Friday, November 23, 2007

General RPGs' Over-Complicated Battle Systems

The game industry seems a lot more competitive these days. I mean, it's always been competitive, no mistake about that--I was growing up around the time that Sega was still a game system company and thought it could compete with Nintendo. They were pretty into competing against each other back then; in fact, I think Sega was probably the only opponent that Nintendo's ever really taken seriously that I've seen. Ever since then, they've just cruised and done their own thing, and stayed in (or even, like now, on top of) the game just focusing on making games and systems rather than beating others at it. But Nintendo aside, things seem a lot more frenzied between game companies these days. Each new game is compared against a dozen others for how unique it is, its controls, how it looks, how it runs, and so on, and each big seller, besides Halo 3, seems to have busted its balls to provide something relatively new and exciting that's different than the others. I guess it's probably attributable partly to the fact that there are more big players in the industry than there used to be (Nintendo, Sony, and Microsoft all have incredible resources to work with--Nintendo because it's got the longest history and most creative developers, Sony because it's obscenely rich, and Microsoft because it's obscenely obscenely rich), and partly to the fact that there are a lot more ways now to make games differently, with the better technologies.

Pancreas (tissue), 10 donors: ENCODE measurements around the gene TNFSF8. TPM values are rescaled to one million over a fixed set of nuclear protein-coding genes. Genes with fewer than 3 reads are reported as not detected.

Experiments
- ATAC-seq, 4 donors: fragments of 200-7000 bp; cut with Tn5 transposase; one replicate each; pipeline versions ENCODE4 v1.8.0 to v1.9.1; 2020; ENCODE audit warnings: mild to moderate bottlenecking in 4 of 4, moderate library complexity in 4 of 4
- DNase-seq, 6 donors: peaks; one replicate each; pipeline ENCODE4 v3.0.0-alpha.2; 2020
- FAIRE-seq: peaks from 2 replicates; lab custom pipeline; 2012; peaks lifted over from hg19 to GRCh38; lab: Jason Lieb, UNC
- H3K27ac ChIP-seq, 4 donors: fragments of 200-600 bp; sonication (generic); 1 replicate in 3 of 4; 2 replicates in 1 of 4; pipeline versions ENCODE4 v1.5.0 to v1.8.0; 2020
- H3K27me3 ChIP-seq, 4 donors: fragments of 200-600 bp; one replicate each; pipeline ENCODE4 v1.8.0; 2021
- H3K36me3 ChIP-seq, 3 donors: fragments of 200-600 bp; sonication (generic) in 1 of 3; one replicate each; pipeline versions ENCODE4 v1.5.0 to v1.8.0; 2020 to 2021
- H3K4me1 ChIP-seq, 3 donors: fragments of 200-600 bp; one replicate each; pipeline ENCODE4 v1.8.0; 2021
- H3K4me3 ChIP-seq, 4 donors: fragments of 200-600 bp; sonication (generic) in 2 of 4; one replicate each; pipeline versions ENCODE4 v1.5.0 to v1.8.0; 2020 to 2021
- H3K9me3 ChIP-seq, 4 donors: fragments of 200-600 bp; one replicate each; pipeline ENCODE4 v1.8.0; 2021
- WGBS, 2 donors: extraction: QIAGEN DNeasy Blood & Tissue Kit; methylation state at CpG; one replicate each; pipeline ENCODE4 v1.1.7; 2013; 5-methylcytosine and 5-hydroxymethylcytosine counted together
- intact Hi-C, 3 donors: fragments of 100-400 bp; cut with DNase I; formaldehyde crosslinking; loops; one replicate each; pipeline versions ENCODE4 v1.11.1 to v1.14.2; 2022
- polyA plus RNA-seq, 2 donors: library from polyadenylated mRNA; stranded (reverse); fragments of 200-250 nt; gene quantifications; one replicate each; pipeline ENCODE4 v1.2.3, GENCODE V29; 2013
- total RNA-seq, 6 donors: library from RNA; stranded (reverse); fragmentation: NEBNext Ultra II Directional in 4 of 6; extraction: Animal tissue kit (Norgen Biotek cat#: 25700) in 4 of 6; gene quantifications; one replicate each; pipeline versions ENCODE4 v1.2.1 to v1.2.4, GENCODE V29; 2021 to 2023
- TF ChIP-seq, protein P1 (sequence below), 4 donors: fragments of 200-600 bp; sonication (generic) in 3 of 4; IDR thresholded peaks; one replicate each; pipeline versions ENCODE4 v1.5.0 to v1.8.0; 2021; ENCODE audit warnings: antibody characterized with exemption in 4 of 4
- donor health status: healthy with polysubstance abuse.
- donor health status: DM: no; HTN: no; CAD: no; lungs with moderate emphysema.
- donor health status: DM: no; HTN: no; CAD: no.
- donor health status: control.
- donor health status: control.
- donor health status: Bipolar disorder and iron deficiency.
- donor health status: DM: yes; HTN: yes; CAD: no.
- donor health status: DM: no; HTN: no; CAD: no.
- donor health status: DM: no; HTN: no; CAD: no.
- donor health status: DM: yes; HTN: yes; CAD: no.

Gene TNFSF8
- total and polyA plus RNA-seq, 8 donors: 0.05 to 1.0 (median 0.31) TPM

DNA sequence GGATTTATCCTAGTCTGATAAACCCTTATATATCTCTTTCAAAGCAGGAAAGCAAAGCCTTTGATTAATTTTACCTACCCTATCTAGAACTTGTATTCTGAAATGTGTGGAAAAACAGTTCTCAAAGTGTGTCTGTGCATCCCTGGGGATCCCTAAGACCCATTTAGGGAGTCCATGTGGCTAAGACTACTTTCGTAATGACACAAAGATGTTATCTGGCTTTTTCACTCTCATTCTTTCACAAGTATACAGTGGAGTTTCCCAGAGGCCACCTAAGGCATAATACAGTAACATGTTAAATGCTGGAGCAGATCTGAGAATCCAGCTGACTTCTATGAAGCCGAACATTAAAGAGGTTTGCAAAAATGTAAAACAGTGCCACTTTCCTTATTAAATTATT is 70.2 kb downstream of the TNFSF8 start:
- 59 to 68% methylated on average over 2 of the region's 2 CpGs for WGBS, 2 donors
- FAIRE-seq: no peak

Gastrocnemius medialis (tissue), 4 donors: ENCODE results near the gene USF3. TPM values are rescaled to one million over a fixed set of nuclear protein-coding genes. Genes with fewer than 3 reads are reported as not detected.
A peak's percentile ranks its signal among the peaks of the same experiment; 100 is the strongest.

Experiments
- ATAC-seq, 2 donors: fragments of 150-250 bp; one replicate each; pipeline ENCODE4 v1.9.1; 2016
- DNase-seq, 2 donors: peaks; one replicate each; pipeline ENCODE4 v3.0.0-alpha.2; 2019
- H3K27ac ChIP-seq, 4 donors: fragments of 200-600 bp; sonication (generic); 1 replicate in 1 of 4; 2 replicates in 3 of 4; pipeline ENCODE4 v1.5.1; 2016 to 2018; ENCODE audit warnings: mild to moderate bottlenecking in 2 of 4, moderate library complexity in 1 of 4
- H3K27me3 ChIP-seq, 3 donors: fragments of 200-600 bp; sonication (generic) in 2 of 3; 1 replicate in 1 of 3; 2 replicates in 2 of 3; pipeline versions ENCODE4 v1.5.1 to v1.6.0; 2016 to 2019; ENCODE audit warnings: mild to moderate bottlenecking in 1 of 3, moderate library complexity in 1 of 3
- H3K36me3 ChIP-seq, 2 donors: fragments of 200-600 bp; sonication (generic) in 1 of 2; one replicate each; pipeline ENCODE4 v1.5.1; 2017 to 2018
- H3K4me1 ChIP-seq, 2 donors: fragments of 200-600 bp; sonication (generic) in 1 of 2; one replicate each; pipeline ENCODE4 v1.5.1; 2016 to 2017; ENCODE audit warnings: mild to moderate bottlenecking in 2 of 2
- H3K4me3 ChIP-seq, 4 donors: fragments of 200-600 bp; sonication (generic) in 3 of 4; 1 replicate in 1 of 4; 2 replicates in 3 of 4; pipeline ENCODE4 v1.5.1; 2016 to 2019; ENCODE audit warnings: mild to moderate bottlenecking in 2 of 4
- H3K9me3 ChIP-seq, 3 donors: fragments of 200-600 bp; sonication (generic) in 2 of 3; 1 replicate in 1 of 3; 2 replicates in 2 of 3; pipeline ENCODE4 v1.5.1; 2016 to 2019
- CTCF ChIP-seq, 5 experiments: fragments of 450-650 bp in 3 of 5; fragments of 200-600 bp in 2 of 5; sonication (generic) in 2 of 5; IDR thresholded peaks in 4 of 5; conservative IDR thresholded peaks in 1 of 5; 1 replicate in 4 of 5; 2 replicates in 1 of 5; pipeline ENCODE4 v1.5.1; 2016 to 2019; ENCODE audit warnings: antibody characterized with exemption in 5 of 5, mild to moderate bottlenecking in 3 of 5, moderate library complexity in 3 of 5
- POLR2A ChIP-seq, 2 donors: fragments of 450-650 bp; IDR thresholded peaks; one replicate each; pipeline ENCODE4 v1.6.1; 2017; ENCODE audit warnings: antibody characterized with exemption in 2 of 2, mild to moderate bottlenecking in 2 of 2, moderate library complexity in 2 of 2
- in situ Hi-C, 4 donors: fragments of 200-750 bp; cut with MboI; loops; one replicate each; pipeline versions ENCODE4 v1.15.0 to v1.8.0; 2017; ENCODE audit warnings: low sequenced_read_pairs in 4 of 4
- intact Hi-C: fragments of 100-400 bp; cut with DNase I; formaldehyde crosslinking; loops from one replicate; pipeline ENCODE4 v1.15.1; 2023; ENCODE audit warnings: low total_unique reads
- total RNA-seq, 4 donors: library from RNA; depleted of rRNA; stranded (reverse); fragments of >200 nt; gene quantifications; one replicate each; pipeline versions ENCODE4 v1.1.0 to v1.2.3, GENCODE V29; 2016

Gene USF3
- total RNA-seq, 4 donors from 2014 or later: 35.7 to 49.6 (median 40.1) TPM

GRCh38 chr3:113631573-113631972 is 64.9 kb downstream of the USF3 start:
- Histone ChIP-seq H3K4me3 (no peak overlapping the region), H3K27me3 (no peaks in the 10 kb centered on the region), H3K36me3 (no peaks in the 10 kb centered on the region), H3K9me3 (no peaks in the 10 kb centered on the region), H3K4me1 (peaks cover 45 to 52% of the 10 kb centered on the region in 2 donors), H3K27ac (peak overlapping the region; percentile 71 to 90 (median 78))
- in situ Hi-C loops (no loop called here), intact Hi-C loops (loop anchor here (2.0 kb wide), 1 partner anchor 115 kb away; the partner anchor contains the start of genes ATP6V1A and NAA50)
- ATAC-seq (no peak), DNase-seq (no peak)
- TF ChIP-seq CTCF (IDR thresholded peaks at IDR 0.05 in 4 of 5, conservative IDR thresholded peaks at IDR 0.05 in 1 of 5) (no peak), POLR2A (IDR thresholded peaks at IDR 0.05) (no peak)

Usually, this is a good thing. Game developers, in stark contrast to Hollywood, WANT to give the audience something new to lure their dollars away, rather than just keep trying to sell the same product over and over again with different titles. Well, I mean, they still do the latter, too, but that stuff is overshadowed by what's new and interesting. Thanks to all this competition for unique games and ways to play them, we get innovative products like the DS, the Wii, Guitar Hero, DDR, God of War, and so on.

But with RPGs, it's starting to irritate me a bit. The thing that RPGs do to compete with each other seems, in most cases, to be to make their battle systems ridiculously over-complicated.